July: Renovated Space Needle in Seattle
Catch a direct flight to Seattle on Alaska Airlines and check out the renovations at the city’s most recognizable landmark. The Space Needle is undergoing a 360-degree “spacelift” in 60-degree increments so it can stay open. It’s scheduled to be completed by summer and will give you fresh views of the city and Puget Sound. Expect new multi-level, floor-to-ceiling glass viewing experiences; an open-air outdoor observation deck; glass benches that give you the feeling of floating on air; and what officials say is the world’s first glass rotating floor observation deck, lounge and dining experience, which opens up a never-before-seen downward view of the tower. Learn more at SpaceNeedle.com.
August: Snowmass Mountain or Colorado Springs, Colo.
Come August, you might be looking for a cool mountain getaway. Colorado is an easy road trip or hop a flight to Denver from Wichita Eisenhower National Airport or Salina Regional Airport. Two destinations to consider in 2018:
Snowmass Mountain, operated by Aspen Skiing Company, will debut its $10-million on-mountain adventure center for the summer season. The first element of the new Lost Forest opened this winter with the Breathtaker mountain coaster, which will operate year-round, day and night. The other Lost Forest features are summer-focused: zip line canopy tour, aerial ropes courses, climbing wall designed for a range of ages and abilities and expanded hiking and biking trails. Snowmass already offers fishing, paintball and disc golf. Watch AspenSnowmass.com for opening dates.
In Colorado Springs, The Broadmoor luxury resort turns 100 years old. It’s the longest-running Forbes Five Star and AAA Five Diamond property in the world, and plans to throw a year-long anniversary party. The Broadmoor encompasses 5,000 acres and has 784 rooms, suites and cottages among its main resort and its all-inclusive Wilderness Experience properties. There’s plenty to do without leaving the campus: three championship golf courses; a spa and fitness center; tennis; 26 retail boutiques; 20 restaurants, cafes and lounges; and activities such as falconry, guided mountain biking, hiking, rock-climbing tours, fly fishing and paintball. Visit Broadmoor.com for more information.
September: Medicine Lodge Peace Treaty Pageant
Last held in 2015, the Medicine Lodge Peace Treaty Pageant is scheduled for Sept. 28-30 in Medicine Lodge, about 80 miles southwest of Wichita.
The pageant commemorates the historical significance of the Treaty of Medicine Lodge, signed in 1867 by the Peace Commission of the United States government and the five tribes of Plains Indians. The main event is the peace treaty reenactment, which squeezes 300 years of history into two hours of entertainment and education in a natural Red Hills amphitheater. The town’s residents produce the pageant, which has been presented 25 times since 1927 and is accompanied by a series of events that include a ranch rodeo, parade, carnival, encampments, concerts and nightly historical reenactments. Find more details at PeaceTreaty.org.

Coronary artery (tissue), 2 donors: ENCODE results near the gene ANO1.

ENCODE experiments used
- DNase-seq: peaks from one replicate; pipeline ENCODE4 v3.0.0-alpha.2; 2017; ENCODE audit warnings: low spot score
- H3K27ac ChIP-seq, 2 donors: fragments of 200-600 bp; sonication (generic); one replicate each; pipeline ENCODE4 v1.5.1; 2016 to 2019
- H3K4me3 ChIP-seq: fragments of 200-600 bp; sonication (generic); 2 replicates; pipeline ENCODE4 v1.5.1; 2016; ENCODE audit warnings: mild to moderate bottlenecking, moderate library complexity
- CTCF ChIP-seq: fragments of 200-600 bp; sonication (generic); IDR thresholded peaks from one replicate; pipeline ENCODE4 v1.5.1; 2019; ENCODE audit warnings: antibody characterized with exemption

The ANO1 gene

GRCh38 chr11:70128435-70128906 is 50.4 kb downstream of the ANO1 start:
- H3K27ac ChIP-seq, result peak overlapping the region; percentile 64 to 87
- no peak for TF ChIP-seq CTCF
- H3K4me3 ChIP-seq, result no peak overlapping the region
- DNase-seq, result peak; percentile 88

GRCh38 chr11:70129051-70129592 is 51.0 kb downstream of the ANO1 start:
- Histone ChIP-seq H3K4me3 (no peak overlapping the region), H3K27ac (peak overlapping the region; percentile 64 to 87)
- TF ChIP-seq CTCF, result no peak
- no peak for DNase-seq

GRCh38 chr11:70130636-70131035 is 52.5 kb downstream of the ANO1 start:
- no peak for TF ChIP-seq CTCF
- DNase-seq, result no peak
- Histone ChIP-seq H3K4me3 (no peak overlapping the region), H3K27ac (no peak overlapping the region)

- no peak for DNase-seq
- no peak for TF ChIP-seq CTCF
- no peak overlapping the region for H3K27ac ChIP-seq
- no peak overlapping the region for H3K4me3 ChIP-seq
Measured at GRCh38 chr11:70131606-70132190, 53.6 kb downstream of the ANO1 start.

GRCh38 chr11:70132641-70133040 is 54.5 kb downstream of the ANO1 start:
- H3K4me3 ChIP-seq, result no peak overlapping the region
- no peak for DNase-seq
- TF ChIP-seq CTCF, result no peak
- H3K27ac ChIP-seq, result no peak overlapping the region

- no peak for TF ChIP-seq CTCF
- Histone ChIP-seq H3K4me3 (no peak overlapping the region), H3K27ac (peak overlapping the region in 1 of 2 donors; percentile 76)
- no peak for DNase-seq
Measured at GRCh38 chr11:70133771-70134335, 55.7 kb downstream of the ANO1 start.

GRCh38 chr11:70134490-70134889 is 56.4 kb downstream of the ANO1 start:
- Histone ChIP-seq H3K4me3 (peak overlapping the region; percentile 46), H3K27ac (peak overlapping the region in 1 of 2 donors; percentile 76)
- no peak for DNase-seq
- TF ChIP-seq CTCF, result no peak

October: World premiere of “The Wonderful Wizard of Oz” in Kansas City
Originally scheduled to close its 60th anniversary season, Kansas City Ballet will instead open its 61st season with the world premiere of “The Wonderful
Wizard of Oz.” The large-scale production is in partnership with Canada’s Royal Winnipeg Ballet and Colorado Ballet.
There will be nine performances at the Kauffman Center for the Performing Arts Oct. 12-22. Tickets will be available via 2018-2019 subscription packages beginning in March 2018 and single tickets will go on sale in August. (“Peter Pan,” with world premiere choreography by Devon Carney, will now close the 2017-18 season with a May 11-20 run.) See KCBallet.org or VisitKC.com for details.
November: Wichita Mountains National Wildlife Refuge in Medicine Park, Okla.
Wichita Mountains National Wildlife Refuge, less than a four-hour drive south of Wichita, is the most visited of the country’s 560 national wildlife refuges. Its 60,000 acres of open mixed grass prairie, forest and rock outcroppings enclosed between two ranges of granite mountains are home to free-roaming herds of American bison, Rocky Mountain elk, white-tailed deer and Texas longhorns. Admission is free.
Volunteers with the Friends of the Wichitas organization lead fall foliage walks on Saturdays every November. They are offered on a donation basis and there is limited space available on the buses that take you to Hollis Canyon, in a part of the refuge not usually open to the public. Reservations are taken by phone starting in early November (580-429-2197, friendsofthewichitas.org).
December: Chickasaw Country in south-central Oklahoma
Plan a weekend in the town of Sulphur in south-central Oklahoma to learn about the Chickasaw Nation. The tribe owns the Artesian Hotel, Casino and Spa, which opened in 2013 as a reproduction of the original 1906 hotel at the same location. Nearby is Chickasaw National Recreation Area, once known as Platt National Park and protected for its mineral-rich springs. The town’s Chickasaw Cultural Center celebrates Chickasaw history and culture by sharing exhibits, demonstrations and events. From Thanksgiving through December each year, the center hosts a drive-through light display and special holiday activities.
Take a detour on the way down or the trip back up to Kansas to see one of the state’s largest light displays in Chickasha, 40 miles southwest of Oklahoma City. Started in 1992, the Festival of Light has been recognized nationally for its 3.5 million lights, 172-foot illuminated Christmas tree, animated displays and computer-animated light show synchronized to holiday tunes. The festival also has a live nativity scene, carriage rides, camel rides, laser tag and more activities. Visit ChickasawCountry.com to learn more.